In the world of food and retailing, you never know what's going to pop up next -- literally. Two chefs in Oakland, California are demonstrating just how such a concept can work by setting out their wares in an ex-streetcar depot in what the San Francisco Chronicle described as "an otherwise unremarkable neighborhood."
Open from 5 p.m. to 7 p.m. on a Wednesday evening in May, the Pop-Up General Store was not expected to re-open for several more weeks, so the 200+ shoppers who turned up left with their bags crammed full of "restaurant quality" food to eat in the comfort of their own homes.
Chris Lee and Samin Nosrat came up with the idea of selling the dishes they most enjoyed cooking directly to consumers after Eccolo, the restaurant where they both worked as chefs, closed down. Along with chefs from other restaurants loved by locals, they set up shop selling exceptional food made from exceptional ingredients. The offerings include heat-and-serve and frozen dishes.
The Chronicle said that Mr. Lee and Ms. Nosrat's store "is part of the new phenomenon of temporary eateries, farm stands and even one 'underground market' that spring up here and there around the Bay Area, sometimes regularly in the same location, sometimes not."
Ms. Nosrat told the Chronicle they had no plan initially but didn't want people to forget them while they decided what to do next. Their objective is to "create community and cook the food we love to cook and share it with people - without all the externalities of the restaurant ... When it's just between us and the customers, something more direct is spoken to people -- they can see it and feel it and taste it ... So it just magically happened."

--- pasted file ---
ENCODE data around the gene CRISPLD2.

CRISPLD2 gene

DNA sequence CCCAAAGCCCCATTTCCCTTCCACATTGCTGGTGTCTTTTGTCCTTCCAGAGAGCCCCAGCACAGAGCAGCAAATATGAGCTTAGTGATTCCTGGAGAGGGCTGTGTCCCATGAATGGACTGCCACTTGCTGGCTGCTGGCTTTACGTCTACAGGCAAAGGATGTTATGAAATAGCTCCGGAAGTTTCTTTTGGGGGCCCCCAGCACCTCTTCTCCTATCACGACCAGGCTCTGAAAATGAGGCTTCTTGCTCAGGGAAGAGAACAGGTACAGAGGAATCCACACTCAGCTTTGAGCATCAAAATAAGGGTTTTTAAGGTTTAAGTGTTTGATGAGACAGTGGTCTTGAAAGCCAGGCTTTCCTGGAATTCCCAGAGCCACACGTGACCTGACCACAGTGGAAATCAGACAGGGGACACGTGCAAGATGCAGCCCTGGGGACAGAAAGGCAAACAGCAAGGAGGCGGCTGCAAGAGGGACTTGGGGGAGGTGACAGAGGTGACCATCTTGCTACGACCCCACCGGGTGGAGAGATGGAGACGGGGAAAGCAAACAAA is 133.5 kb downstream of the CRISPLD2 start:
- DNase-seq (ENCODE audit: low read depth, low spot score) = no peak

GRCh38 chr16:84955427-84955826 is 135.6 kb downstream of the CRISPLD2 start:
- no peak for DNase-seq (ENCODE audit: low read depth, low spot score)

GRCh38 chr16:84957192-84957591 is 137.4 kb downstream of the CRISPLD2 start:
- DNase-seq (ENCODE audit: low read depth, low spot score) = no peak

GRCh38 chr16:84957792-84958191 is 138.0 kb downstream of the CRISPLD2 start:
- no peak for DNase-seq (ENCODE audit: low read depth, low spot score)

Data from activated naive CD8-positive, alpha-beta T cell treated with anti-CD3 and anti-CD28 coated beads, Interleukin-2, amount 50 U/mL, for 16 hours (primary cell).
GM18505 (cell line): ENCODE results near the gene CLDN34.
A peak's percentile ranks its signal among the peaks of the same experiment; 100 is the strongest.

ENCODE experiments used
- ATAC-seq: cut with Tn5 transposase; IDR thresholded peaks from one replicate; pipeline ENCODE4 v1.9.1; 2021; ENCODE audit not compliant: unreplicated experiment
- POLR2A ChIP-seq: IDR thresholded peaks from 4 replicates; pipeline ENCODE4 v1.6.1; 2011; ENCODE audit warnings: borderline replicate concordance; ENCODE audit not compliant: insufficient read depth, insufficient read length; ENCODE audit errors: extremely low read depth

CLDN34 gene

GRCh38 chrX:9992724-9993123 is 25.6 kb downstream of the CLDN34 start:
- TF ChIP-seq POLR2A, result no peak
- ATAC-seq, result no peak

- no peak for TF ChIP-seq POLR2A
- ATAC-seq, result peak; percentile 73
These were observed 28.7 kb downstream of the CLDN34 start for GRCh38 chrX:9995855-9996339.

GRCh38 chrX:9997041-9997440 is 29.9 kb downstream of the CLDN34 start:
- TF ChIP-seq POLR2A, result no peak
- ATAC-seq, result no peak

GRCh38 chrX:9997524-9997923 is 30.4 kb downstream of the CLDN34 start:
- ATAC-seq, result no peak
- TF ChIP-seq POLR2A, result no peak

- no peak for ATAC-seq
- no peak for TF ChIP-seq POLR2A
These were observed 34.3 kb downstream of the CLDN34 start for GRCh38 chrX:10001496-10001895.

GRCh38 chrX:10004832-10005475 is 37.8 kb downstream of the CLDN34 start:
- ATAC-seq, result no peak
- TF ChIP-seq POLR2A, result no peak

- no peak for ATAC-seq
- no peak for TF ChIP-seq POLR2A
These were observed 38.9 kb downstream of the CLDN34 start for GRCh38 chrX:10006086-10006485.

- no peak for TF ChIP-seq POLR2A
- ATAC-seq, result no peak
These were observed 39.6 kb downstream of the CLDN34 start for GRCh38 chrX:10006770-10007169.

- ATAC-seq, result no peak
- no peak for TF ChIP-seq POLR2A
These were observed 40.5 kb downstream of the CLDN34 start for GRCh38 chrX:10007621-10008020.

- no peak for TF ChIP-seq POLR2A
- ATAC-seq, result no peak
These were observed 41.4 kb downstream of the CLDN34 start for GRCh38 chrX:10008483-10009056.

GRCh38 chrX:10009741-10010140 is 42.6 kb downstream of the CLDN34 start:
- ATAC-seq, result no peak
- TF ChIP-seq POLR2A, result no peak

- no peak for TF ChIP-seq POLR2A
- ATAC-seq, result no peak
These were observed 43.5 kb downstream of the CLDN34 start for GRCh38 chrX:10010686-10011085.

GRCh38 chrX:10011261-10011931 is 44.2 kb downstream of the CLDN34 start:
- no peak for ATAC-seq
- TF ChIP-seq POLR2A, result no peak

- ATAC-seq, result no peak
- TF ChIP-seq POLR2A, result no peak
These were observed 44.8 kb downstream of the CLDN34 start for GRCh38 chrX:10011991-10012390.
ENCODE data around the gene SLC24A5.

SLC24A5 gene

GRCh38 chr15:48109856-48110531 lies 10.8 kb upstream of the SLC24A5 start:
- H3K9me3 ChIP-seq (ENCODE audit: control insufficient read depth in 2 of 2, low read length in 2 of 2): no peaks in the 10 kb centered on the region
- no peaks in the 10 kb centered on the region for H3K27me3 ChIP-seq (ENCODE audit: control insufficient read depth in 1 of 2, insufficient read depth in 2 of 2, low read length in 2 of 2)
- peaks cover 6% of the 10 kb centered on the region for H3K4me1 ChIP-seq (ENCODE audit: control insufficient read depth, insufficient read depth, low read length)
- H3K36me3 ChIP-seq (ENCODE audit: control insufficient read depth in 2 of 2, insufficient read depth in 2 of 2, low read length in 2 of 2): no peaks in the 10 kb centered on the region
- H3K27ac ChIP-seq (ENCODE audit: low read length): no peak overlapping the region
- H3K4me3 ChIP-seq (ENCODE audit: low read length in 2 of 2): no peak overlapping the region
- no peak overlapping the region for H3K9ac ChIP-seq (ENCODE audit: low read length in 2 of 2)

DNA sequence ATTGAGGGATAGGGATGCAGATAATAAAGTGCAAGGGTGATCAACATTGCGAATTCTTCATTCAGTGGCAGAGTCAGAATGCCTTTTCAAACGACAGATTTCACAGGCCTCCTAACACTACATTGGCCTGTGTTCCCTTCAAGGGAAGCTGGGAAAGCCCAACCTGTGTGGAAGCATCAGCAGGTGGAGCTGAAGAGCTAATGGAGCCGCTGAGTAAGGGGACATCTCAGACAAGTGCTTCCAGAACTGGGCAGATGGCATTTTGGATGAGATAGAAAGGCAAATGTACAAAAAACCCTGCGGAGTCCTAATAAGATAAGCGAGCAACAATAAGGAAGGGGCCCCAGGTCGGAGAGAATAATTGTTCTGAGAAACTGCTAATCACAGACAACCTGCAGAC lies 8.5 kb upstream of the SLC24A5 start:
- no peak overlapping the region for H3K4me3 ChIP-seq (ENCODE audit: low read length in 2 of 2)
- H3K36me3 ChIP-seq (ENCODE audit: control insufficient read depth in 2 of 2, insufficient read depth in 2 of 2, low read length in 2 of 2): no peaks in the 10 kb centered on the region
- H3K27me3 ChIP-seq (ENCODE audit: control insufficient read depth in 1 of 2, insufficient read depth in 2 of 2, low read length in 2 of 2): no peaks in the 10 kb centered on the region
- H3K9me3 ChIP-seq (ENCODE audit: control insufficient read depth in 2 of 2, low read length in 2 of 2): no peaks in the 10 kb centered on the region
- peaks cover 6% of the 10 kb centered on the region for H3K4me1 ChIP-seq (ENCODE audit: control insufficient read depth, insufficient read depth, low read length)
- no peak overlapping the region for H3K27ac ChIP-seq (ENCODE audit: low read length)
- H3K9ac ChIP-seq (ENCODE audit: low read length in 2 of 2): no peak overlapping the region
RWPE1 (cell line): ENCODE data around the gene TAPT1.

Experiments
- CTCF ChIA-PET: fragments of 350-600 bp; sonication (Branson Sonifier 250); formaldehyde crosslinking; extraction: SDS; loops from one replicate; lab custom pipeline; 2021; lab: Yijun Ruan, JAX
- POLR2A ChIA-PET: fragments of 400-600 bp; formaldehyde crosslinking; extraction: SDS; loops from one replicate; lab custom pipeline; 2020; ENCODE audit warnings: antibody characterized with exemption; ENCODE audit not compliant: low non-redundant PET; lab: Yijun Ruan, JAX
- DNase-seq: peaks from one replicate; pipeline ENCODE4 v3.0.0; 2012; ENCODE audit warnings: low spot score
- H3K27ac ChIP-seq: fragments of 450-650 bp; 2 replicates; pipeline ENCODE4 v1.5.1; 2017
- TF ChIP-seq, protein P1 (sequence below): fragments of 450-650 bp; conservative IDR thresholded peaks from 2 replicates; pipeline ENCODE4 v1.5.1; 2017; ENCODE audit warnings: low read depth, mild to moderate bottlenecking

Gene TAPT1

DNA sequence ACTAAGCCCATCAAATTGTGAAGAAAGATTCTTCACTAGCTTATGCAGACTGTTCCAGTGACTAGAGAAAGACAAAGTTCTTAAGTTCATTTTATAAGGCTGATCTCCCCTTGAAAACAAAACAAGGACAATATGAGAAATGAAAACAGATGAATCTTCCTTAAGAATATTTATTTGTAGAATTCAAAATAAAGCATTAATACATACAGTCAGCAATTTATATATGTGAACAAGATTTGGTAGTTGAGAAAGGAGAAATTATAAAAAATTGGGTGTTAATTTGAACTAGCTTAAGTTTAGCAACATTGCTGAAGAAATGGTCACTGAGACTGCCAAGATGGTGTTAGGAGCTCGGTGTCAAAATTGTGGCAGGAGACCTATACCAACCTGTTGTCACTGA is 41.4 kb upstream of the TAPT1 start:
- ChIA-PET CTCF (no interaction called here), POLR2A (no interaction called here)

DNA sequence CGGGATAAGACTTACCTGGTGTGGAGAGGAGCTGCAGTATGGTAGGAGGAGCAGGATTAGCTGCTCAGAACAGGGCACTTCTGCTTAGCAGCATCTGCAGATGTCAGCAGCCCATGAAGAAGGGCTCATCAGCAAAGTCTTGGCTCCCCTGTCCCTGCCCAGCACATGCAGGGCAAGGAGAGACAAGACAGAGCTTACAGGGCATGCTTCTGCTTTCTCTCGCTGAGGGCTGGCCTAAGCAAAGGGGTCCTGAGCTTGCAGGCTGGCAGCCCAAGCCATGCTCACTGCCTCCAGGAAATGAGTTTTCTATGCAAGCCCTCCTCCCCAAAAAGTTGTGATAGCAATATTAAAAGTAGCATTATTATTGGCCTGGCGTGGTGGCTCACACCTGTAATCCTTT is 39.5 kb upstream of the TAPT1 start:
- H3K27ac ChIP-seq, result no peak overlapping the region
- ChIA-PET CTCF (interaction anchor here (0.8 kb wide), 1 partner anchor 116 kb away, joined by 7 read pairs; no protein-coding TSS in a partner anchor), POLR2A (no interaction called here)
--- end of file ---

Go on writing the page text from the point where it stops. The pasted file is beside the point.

During their first session in January, the pair were on their own and filled just 28 orders. The May session had more than a dozen stalls. Prices were high but so was enthusiasm. Customers said they were willing to pay for quality and wanted "to support their own." One made the fairly obvious observation that it still costs less than eating out.
That said, the project isn't yet profitable although Ms. Nosrat is concerned that "building too quickly might jeopardize quality." It is far more important to "develop the sustainable food system" and help the cooks "make their products known." Fine-tuning with pantry items rather than expansion is one such development. Others may pop up in due course.
Discussion Questions: What do you think of the potential of local food-centered pop-up stores? Are chefs and consumers in other parts of the U.S. likely to be interested in such a niche outlet?
Are chefs and consumers in other parts of the U.S. likely to be interested in the type of pop-up food stores described in the San Francisco Chronicle article?